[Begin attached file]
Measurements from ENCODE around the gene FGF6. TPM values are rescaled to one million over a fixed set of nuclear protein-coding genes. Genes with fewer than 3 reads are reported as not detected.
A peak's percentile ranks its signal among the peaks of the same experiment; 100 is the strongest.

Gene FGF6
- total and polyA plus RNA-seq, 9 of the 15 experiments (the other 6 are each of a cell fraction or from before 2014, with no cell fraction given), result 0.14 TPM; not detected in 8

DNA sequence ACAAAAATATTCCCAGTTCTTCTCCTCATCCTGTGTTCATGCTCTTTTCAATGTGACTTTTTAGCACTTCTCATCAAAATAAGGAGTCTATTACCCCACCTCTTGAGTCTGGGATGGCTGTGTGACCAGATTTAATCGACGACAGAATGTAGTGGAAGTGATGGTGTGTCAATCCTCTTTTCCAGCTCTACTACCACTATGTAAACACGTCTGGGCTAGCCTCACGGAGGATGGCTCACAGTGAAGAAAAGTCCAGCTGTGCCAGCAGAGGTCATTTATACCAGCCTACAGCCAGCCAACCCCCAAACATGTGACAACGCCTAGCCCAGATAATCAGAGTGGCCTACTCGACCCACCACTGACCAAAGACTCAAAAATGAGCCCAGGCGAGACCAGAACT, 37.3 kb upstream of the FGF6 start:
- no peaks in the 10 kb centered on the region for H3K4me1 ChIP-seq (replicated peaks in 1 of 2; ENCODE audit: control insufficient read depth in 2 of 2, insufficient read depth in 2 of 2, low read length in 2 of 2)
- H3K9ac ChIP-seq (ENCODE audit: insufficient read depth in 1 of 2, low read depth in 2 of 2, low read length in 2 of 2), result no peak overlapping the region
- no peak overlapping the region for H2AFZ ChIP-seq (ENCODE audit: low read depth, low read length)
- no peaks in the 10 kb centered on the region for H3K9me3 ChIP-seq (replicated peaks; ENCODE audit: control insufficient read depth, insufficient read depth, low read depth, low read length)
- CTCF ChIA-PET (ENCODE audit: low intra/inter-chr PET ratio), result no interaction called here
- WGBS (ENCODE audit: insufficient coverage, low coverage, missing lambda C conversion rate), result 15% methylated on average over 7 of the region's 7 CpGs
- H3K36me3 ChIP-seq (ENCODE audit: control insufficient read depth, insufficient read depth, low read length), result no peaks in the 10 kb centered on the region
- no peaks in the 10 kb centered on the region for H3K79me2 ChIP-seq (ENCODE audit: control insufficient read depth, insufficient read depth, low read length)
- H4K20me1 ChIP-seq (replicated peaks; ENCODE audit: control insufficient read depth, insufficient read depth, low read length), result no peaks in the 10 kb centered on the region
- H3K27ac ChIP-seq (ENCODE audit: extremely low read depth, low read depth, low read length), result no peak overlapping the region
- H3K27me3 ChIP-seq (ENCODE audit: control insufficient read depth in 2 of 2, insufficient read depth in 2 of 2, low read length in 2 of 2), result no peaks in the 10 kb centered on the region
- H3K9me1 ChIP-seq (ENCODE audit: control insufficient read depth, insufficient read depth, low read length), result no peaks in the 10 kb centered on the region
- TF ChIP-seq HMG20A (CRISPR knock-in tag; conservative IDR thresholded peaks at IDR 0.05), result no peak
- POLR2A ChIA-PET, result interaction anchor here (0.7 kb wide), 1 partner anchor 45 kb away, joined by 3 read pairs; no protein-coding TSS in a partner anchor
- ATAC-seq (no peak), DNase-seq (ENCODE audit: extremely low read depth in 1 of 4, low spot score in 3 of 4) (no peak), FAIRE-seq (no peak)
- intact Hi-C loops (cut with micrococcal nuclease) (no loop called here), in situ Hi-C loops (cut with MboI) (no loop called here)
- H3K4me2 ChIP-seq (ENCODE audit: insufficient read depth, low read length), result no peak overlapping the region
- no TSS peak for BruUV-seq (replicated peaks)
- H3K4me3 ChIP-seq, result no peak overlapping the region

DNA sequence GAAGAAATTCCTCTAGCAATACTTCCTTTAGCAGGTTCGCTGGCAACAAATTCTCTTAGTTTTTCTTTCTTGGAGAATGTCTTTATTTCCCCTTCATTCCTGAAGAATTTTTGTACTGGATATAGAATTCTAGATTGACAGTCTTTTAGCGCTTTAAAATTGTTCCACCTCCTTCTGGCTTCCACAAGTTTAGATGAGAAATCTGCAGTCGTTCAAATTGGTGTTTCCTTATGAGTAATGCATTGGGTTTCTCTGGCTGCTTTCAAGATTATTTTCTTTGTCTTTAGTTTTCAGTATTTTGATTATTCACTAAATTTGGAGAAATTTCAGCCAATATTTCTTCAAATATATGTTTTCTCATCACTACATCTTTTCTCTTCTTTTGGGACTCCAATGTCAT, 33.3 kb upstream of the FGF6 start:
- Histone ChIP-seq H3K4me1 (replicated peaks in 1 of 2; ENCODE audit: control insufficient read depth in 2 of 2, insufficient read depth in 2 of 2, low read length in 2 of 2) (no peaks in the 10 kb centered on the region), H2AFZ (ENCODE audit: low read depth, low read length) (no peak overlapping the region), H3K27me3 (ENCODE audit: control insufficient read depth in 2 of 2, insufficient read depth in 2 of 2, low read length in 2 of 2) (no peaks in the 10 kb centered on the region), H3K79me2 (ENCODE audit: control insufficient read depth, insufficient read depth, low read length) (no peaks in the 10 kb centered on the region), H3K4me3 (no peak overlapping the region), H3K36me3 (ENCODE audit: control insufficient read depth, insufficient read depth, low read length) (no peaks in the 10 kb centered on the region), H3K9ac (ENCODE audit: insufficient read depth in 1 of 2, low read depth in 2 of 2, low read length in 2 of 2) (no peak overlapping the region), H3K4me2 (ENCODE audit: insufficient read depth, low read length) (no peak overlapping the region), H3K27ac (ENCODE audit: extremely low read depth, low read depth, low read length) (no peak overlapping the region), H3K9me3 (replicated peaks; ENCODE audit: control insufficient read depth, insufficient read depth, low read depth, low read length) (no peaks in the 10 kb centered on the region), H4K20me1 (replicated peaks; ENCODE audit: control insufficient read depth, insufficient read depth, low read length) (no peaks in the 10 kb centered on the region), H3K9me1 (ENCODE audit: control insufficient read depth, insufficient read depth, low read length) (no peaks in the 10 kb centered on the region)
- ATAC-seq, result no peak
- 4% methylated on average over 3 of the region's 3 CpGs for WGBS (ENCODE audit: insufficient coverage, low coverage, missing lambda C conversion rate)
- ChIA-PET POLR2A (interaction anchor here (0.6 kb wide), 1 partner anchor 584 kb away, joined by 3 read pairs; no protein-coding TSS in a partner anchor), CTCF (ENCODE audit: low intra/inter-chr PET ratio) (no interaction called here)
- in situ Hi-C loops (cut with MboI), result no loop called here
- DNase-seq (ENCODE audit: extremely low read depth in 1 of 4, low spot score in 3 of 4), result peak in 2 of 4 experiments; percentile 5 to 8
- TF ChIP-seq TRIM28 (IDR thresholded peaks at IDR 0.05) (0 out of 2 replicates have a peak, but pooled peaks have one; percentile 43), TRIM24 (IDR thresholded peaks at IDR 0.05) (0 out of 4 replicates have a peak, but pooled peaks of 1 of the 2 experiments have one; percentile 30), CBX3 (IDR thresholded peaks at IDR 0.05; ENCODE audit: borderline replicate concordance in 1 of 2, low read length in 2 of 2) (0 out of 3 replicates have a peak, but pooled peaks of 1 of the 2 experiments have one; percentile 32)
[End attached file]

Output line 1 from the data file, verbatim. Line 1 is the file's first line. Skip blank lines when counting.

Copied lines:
Measurements from ENCODE around the gene FGF6. TPM values are rescaled to one million over a fixed set of nuclear protein-coding genes. Genes with fewer than 3 reads are reported as not detected.